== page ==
With plenty of capacity and a continuing soft market, the 1 January renewals should hold no surprises. But, talking to cedants in the run-up to Monte Carlo, we discover that meeting the needs of reinsurance buyers is about more than just the right price
At first glance, it appears that the discussions leading up to the 1 January renewals will be fairly relaxed this year. Despite a number of large losses in the first half of 2010, rates in most lines are softening – though not enough to trouble the reinsurance industry too greatly. Reinsurers have plentiful capacity on offer and, thanks to their high levels of capitalisation, are unlikely to present buyers with many counterparty risk concerns.
“The April and July treaty renewal seasons showed general market softening, which appears likely to continue through to year-end,” RSA group reinsurance director Alan Fowler says. “The outlook therefore appears to be further softening, with no shortage of capacity for the coverage required.”
He adds: “The expectation is for a generally smooth year, not unlike the 2010 renewals, where we found plenty of capacity at acceptable prices.”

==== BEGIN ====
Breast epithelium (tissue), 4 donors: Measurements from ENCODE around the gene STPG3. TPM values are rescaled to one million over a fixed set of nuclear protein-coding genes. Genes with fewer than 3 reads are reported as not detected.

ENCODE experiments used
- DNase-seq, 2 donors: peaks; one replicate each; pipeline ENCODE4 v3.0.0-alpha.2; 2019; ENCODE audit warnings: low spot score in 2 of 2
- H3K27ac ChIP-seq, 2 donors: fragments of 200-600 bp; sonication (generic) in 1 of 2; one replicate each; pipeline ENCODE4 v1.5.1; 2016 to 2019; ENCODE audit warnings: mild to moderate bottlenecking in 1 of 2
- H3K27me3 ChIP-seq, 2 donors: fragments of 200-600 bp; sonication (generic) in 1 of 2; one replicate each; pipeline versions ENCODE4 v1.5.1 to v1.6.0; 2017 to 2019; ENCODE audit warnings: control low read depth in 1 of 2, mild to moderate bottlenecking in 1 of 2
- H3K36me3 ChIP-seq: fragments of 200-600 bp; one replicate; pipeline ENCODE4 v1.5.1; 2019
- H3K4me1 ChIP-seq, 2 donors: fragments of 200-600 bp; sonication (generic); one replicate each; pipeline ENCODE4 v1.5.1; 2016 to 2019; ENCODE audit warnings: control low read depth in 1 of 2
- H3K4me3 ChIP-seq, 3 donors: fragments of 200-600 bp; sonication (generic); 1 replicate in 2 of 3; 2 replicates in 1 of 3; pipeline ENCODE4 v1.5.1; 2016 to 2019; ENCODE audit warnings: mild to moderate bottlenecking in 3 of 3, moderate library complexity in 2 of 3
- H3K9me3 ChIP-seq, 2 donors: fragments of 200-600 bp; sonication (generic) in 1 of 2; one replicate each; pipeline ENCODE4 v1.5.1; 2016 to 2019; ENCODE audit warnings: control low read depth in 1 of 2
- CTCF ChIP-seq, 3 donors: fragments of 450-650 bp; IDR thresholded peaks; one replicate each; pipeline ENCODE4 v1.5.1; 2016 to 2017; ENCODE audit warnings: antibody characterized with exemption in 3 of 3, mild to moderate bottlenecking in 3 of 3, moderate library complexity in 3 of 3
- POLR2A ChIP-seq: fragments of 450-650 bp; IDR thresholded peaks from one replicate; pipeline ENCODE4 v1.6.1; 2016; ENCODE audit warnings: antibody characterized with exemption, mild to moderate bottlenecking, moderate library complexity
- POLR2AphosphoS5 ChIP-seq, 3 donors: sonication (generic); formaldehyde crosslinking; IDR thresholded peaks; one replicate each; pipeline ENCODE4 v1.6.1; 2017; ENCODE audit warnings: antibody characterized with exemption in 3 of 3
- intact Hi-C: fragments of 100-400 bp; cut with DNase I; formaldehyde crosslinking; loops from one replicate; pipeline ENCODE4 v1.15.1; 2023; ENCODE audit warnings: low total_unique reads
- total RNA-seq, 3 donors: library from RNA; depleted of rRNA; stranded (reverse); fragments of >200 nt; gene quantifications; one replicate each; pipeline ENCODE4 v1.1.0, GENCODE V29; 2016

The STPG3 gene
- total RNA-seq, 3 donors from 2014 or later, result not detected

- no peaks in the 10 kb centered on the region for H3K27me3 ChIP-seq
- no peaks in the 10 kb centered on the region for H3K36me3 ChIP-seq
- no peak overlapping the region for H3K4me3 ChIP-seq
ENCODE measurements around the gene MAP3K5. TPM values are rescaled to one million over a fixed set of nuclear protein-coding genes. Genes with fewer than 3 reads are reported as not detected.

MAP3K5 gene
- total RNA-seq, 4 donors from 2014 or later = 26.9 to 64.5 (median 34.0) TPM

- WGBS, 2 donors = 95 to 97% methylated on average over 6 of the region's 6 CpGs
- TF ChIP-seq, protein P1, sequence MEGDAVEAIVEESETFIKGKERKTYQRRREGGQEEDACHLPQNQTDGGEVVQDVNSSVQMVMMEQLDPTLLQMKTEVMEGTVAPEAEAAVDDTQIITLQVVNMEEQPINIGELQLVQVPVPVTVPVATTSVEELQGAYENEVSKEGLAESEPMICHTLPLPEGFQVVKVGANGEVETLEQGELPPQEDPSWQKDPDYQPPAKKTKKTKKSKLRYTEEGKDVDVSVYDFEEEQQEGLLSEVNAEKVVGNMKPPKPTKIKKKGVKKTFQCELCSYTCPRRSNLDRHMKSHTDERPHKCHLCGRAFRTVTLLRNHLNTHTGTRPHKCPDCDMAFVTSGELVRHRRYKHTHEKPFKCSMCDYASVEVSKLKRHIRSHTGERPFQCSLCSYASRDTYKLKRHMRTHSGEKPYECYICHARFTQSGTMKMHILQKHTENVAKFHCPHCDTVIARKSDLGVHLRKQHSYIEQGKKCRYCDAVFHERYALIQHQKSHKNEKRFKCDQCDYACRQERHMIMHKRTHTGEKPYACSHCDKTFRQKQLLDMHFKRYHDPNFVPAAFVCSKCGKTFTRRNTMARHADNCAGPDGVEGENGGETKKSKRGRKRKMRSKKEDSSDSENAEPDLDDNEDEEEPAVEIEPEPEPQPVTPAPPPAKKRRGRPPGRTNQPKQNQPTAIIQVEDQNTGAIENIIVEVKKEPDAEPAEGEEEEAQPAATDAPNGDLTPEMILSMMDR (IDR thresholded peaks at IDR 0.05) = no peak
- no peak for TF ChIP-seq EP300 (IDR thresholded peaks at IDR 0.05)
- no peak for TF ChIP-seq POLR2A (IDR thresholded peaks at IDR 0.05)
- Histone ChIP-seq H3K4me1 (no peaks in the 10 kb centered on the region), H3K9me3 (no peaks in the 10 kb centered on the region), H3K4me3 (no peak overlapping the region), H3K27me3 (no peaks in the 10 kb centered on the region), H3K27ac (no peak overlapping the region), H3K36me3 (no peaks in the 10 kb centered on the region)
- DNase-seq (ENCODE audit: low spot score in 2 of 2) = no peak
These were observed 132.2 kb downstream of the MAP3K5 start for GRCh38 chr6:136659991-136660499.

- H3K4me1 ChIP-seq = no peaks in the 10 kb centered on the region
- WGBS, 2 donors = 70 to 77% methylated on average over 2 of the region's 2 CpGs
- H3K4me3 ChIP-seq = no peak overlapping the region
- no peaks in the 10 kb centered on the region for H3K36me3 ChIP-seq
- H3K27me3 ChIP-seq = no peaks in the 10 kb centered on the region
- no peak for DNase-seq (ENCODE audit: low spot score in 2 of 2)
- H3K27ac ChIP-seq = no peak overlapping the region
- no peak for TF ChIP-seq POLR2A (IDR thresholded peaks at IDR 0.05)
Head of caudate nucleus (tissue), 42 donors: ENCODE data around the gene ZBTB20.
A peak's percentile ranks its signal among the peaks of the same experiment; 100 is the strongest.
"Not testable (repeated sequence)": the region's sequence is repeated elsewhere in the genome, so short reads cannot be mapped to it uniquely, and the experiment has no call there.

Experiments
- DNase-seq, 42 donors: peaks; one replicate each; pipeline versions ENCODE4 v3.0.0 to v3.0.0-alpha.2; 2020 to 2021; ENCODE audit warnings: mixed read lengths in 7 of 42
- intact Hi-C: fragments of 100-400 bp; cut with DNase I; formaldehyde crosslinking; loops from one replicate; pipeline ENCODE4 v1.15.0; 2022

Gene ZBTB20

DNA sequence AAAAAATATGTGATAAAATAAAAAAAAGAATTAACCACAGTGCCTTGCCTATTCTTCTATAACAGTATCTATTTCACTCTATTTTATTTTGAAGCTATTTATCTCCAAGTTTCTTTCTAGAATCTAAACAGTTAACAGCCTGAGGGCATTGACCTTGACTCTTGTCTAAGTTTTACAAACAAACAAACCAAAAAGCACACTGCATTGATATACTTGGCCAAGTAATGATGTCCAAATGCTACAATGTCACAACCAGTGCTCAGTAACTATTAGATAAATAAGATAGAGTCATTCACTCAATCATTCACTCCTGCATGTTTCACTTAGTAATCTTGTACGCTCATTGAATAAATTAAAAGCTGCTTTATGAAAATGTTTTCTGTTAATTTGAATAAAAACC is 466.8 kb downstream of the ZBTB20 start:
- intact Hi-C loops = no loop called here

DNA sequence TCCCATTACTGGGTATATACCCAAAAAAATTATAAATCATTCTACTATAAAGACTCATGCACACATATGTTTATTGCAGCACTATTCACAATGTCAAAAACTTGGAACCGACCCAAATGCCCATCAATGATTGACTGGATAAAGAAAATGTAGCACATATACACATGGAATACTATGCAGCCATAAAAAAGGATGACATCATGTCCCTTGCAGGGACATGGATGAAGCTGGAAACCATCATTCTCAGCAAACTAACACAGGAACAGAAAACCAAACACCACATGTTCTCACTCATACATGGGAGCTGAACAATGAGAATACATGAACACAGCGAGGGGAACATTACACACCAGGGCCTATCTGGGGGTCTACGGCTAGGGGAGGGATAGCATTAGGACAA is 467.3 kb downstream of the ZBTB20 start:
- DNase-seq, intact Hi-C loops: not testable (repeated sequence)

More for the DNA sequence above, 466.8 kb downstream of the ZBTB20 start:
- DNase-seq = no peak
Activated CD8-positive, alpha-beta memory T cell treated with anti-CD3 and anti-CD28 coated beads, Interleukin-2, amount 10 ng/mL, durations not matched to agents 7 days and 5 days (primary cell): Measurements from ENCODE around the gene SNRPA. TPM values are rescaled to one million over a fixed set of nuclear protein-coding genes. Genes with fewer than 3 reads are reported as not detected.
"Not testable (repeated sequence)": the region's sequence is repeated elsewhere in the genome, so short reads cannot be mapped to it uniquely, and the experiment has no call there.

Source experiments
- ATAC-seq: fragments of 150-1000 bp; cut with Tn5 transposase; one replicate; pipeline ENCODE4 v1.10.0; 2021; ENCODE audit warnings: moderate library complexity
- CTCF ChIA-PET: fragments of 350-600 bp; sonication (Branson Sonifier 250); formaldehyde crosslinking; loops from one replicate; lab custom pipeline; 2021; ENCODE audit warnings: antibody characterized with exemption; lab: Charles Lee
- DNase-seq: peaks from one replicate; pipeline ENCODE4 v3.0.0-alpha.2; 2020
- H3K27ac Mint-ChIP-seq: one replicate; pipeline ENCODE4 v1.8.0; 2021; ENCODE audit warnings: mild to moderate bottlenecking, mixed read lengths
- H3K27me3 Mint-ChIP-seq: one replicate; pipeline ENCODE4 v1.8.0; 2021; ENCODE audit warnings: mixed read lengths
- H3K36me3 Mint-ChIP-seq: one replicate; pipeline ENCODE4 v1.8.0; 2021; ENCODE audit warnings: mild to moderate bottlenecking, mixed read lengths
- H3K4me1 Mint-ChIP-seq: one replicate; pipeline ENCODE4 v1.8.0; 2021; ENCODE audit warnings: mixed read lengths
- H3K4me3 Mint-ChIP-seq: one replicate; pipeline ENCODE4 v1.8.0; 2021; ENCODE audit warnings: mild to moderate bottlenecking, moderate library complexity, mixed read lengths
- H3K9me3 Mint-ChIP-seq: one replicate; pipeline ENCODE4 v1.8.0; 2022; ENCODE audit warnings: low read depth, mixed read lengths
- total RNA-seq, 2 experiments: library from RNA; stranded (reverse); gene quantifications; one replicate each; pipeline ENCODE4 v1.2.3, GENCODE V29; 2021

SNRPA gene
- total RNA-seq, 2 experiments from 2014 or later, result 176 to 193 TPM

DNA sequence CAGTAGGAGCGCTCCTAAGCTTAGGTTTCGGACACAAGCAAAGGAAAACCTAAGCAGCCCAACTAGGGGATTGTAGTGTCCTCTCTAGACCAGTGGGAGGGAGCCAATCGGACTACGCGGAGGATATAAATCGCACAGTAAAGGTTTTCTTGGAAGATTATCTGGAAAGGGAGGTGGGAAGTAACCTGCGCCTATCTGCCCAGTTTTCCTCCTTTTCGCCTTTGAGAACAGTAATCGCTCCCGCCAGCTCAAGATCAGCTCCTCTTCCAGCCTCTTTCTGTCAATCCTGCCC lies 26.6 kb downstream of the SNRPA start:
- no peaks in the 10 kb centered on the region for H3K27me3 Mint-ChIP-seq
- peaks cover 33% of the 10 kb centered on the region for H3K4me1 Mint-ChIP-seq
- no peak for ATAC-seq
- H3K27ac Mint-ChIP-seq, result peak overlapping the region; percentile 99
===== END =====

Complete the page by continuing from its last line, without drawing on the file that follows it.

That does not mean the negotiations between cedants, reinsurers and brokers in Monte Carlo, Baden-Baden and other industry forums in the run-up to 1 January 2011 will be a mere formality, however. While acknowledging that they will not need to fight for capacity this time around, buyers still have a number of issues that they need to hammer out with their business partners.
It’s all in the details
The main focus for many cedants during the discussions will be to ensure that the reinsurers charge them based on their individual risk portfolios and loss experience, rather than on reinsurers’ general views about a market, business line or client segment.
“We’re a bit like a stuck record on this one: it’s differentiation, differentiation, differentiation,” says Lloyd’s insurer Barbican’s commercial deputy underwriter Conor Finn. “We are gross-line underwriters, we use reinsurance as a second line of defence, and we don’t dollar swap with our reinsurers.
“We definitely want people to set us apart from the crowd and understand our risk appetite, rather than treat us like just another cedant.”
Finn acknowledges that being treated appropriately requires efforts from the cedant as well as the reinsurers and brokers. “The onus is firmly on us to differentiate ourselves,” he says. “It’s no good blaming the reinsurer for not understanding us.”
RSA’s Fowler agrees, adding: “We understand that the more granular and transparent we can be, the better the deal we will get.”
However, Finn feels reinsurers could also be more proactive in how they use the data cedants provide them. He recounts situations where Barbican has spent a lot of time preparing and submitting data, but an answer comes back from the reinsurer with little discussion.